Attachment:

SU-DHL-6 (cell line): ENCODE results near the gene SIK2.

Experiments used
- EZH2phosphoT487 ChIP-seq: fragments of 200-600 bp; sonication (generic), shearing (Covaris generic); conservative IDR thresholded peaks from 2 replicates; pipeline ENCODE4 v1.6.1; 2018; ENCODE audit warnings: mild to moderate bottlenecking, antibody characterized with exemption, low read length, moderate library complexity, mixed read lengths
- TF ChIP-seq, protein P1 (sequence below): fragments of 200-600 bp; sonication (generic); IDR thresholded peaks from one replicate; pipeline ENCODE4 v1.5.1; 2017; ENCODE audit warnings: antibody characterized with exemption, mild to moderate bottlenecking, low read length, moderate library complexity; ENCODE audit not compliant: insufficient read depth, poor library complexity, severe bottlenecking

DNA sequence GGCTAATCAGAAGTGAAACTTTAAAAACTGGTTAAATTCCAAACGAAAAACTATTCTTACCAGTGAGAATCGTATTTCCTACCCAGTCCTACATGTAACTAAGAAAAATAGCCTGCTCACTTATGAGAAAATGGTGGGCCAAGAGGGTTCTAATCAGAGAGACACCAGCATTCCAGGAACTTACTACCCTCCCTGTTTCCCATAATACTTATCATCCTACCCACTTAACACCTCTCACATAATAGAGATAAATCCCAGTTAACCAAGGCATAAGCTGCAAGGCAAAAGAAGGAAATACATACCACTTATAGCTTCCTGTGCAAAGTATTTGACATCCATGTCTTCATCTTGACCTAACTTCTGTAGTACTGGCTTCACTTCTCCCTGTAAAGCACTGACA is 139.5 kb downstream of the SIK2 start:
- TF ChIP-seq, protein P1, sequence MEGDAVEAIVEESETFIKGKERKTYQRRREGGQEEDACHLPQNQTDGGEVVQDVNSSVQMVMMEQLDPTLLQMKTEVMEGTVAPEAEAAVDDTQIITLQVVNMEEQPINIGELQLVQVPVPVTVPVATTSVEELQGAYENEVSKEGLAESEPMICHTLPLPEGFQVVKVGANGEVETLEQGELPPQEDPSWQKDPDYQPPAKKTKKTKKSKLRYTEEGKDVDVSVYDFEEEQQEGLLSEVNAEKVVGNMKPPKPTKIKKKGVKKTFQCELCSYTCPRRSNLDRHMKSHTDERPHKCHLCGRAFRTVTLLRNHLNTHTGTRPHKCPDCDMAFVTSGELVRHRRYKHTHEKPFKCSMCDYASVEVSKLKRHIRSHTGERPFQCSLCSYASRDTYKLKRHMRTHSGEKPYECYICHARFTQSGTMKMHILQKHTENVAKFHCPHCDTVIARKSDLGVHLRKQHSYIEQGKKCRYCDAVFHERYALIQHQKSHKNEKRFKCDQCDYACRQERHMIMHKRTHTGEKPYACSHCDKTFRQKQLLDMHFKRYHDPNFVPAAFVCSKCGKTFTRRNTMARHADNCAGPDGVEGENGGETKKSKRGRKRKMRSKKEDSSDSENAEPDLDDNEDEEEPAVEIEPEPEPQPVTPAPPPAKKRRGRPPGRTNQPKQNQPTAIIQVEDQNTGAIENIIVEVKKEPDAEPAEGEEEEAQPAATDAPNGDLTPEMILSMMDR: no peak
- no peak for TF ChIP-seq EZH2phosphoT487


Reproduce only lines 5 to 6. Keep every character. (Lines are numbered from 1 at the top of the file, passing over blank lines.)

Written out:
DNA sequence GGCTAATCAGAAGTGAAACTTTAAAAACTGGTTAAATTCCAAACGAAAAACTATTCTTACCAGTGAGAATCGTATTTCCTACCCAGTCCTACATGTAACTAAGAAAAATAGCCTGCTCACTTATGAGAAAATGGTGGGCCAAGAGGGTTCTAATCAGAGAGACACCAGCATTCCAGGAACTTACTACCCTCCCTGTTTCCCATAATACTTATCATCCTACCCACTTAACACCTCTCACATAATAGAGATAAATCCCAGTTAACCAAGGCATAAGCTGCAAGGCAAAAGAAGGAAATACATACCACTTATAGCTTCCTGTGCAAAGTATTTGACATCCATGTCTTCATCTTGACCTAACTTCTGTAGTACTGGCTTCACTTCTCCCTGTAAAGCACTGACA is 139.5 kb downstream of the SIK2 start:
- TF ChIP-seq, protein P1, sequence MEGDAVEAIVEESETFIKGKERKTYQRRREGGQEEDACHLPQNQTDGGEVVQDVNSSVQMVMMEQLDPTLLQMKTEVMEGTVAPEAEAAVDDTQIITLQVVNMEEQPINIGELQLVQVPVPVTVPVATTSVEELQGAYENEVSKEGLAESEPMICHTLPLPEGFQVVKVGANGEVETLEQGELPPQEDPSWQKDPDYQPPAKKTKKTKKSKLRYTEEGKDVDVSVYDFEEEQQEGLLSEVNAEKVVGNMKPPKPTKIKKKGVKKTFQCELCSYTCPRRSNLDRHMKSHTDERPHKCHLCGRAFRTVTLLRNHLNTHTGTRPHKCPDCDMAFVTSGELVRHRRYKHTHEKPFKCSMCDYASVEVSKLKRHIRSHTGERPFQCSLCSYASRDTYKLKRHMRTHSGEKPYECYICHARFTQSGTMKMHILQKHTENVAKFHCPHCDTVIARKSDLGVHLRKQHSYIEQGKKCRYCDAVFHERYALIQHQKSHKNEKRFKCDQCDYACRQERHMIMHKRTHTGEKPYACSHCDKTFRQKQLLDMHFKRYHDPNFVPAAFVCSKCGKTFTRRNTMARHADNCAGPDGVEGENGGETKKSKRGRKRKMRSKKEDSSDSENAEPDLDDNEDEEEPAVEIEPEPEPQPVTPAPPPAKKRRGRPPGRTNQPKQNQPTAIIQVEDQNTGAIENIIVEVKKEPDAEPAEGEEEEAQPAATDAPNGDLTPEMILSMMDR: no peak